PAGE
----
2. And in case work cannot be provided to give us an allowance adequate to meet our families’ living expenses.

This we believe is our right; we too are humans, we too need nutritious food, water, and health care. The Institute says that there are no students, hence no work for us, hence no money to us. We would like to ask if there are no students what is the need of constructing so many new buildings during this period? Why is it necessary to pay full salaries to the professors?

Do we workers not deserve to eat proper food or have access to essentials for survival? The Institute did not deem it necessary to find out how our families and we have been surviving these past 16 months. They seem to believe that whenever there is work, we can be summoned, and we would report to duty. How long can this continue?

We hope that the Institute community will understand our situation and support us wholeheartedly.

Thank you,
Workers of IITK

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UGC’s Concept Document on “Blended” Learning — Centralisation in the Name of Efficiency

“Blended Learning” combines online and classroom learning and claims to centre the student as a “learner”. It aims to increase flexibility, self-responsibility and participation and, therefore, enhance learning. Pinjra Tod (a women students’ collective), takes a deep look at the UGC’s document, which reveals how bogus its claims are. Pinjra Tod, after a detailed analysis of the document concludes, “The NEP 2020 and UGC concept note on ‘Blended Learning’ stand to structurally ensure that quality higher education is accessed by the upper classes, and that the purpose of higher education broadly will only be to provide skilled workers to be absorbed by the market.” Groundxero is publishing Pinjra Tod’s full analysis and critique of the UGC’s “Blended” learning concept document in three parts. This is part two of the full critique.

CENTRALISATION IN THE NAME OF EFFICIENCY

The NEP 2020 has called for replacing the Executive and Academic Councils with regulatory bodies such as a centrally-appointed Board of Governors and Higher Education Commission of India (HECI). The HEGC and National Higher Education Regulatory Council (NHERC), National Accreditation Council (NAC) and General Education Council (GEC) increase the centralisation of control over universities, by taking control over governance, curriculum, research and finance while alienating immediate stakeholders including the teachers and hampering democratic, autonomous functioning of universities.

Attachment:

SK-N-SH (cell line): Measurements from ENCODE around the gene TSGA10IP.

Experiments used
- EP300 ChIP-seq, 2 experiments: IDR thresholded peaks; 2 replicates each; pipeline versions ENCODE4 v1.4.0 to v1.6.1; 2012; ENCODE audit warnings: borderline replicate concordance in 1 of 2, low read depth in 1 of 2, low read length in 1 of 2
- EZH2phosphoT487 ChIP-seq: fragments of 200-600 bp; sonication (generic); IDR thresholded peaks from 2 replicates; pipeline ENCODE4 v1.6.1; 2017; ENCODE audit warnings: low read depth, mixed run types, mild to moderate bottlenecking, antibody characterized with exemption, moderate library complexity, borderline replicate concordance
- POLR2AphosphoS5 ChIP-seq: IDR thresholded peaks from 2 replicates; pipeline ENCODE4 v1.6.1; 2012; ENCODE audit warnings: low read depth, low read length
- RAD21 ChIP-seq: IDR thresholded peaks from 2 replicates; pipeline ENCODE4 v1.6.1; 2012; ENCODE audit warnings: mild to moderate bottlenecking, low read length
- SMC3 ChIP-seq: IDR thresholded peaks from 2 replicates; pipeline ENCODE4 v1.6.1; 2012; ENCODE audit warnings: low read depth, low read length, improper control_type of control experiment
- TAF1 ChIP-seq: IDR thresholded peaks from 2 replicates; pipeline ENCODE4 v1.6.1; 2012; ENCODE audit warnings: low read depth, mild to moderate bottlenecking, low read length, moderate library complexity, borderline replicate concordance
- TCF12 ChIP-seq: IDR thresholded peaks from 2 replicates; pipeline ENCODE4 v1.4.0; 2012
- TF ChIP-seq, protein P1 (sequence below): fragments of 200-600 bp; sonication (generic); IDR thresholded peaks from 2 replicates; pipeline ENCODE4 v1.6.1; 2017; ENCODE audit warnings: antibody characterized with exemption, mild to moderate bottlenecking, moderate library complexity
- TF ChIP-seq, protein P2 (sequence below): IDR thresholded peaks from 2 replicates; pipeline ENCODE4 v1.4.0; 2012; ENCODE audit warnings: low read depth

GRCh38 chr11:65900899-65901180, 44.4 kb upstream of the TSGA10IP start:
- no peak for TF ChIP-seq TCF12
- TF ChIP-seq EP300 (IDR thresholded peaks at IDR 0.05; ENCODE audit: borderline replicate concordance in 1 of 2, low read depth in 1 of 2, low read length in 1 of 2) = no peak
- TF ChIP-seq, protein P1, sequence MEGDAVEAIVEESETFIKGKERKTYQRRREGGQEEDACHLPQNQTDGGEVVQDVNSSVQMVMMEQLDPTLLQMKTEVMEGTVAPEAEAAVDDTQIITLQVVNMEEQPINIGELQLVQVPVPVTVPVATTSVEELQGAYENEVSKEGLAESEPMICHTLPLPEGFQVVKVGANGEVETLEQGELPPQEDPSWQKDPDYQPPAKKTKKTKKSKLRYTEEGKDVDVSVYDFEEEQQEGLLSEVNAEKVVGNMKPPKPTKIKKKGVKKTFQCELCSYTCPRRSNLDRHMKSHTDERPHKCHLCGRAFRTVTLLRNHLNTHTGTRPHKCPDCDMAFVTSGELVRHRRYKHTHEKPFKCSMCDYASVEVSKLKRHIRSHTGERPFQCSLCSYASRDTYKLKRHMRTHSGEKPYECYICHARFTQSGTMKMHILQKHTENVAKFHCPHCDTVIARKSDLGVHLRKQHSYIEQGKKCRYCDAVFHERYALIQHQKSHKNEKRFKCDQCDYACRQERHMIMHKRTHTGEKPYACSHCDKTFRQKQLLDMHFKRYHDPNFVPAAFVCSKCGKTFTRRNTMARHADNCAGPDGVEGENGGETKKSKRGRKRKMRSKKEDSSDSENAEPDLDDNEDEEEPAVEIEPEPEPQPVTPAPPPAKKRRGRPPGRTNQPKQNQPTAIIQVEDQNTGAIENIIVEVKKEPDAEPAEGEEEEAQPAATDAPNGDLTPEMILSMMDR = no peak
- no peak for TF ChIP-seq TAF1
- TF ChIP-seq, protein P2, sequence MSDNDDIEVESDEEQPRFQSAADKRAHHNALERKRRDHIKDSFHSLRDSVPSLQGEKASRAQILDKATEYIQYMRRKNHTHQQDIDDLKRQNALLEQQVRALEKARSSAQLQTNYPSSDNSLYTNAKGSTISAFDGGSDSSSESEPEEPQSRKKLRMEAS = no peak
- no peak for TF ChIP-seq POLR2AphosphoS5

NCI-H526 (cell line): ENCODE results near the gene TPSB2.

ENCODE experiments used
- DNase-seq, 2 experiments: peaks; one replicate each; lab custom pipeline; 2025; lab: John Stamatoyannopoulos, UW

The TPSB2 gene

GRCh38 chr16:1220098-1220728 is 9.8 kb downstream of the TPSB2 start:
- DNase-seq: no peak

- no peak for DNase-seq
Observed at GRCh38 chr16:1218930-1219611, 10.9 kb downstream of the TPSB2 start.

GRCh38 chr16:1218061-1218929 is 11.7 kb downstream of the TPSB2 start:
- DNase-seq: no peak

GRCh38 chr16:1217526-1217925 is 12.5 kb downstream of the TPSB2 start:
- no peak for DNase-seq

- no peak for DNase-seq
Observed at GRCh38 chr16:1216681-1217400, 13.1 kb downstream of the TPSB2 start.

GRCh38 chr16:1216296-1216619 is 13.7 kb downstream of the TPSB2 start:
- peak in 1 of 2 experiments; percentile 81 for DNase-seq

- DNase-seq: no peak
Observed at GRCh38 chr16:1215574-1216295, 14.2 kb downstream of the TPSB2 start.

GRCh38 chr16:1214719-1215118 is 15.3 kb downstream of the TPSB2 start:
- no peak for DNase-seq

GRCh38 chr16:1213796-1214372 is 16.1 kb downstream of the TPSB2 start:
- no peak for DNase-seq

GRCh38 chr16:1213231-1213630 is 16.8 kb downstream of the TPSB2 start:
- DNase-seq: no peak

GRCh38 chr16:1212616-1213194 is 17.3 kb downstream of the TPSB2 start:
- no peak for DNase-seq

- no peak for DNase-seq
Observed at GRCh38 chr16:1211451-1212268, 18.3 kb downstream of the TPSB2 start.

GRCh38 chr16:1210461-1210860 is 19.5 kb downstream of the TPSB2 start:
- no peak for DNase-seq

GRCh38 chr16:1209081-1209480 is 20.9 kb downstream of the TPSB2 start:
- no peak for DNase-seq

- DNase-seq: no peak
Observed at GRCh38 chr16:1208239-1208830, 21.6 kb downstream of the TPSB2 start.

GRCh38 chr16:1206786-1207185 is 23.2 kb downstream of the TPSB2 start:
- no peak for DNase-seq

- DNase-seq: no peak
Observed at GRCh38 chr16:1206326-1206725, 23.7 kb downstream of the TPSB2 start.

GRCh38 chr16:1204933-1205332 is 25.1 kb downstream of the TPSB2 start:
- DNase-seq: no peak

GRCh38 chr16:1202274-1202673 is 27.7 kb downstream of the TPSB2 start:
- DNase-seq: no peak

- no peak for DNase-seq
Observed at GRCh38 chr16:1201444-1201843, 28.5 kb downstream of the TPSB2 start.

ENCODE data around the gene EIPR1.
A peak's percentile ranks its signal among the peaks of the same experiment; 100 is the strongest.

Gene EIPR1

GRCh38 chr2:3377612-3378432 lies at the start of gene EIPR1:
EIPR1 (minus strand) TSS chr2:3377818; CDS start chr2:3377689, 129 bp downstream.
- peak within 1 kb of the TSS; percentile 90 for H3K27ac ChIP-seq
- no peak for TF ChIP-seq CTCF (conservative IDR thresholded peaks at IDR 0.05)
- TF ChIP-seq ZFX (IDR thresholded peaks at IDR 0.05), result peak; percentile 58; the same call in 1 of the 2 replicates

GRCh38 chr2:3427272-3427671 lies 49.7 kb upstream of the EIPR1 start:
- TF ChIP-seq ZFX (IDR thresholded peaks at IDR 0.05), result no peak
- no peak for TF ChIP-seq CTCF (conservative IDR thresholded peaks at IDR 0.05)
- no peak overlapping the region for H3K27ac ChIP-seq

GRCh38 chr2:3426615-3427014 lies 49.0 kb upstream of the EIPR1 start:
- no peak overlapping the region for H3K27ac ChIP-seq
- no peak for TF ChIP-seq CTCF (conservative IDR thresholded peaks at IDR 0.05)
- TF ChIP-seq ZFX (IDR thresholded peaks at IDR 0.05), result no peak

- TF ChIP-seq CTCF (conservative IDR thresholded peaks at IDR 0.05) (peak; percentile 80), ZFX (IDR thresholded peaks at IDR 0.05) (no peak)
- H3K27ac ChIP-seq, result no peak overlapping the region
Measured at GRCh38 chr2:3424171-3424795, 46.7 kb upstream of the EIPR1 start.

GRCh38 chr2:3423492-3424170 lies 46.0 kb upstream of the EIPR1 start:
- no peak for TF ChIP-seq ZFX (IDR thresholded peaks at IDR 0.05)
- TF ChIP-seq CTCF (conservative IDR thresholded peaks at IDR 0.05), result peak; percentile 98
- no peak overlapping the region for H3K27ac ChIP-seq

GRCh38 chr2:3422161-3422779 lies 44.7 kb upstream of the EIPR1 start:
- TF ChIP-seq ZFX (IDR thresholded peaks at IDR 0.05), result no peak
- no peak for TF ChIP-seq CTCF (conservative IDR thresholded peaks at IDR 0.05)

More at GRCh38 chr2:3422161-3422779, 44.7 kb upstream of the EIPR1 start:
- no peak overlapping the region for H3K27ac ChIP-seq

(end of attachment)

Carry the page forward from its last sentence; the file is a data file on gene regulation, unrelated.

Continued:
The UGC’s idea of autonomy is a financial one, in which each university is left to its own devices to raise funds by dipping into student’s pockets, while HEFA-like bodies provide loans. Academic autonomy and integrity are relevant only insofar as they can be clamped down on. The draft syllabi UGC recently prepared for BA History course plays up mythological aspects of “Indic” civilisation at the expense of established topics and norms of history. The syllabi also prescribe reading lists full of questionable scholarship. In June, texts by pro-establishment figures such as Yoga magnate Baba Ramdev and Uttar Pradesh Chief Minister Ajay Singh Bisht “Adityanath” were introduced at Chaudhary Charan Singh University on the recommendation of the Uttar Pradesh committee for implementation of NEP. These are only a few from the long list of instances in which academia is being sought to be saffronised in the country. The autonomy of the university and its faculty to decide coursework and material is actively being encroached upon, as is the space to dissent against such intrusions and overreach.

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UGC’s Concept Document on “Blended” Learning — Flip-Flop Policies And Political Flippancy

“Blended Learning” combines online and classroom learning and claims to centre the student as a “learner”. It aims to increase flexibility, self-responsibility and participation and, therefore, enhance learning. Pinjra Tod (a women students’ collective), takes a deep look at the UGC’s document, which reveals how bogus its claims are. Pinjra Tod, after a detailed analysis of the document concludes, “The NEP 2020 and UGC concept note on ‘Blended Learning’ stand to structurally ensure that quality higher education is accessed by the upper classes, and that the purpose of higher education broadly will only be to provide skilled workers to be absorbed by the market.” Groundxero is publishing Pinjra Tod’s full analysis and critique of the UGC’s “Blended” learning concept document in three parts. This is the final part of the full critique.

FLIP-FLOP POLICIES AND POLITICAL FLIPPANCY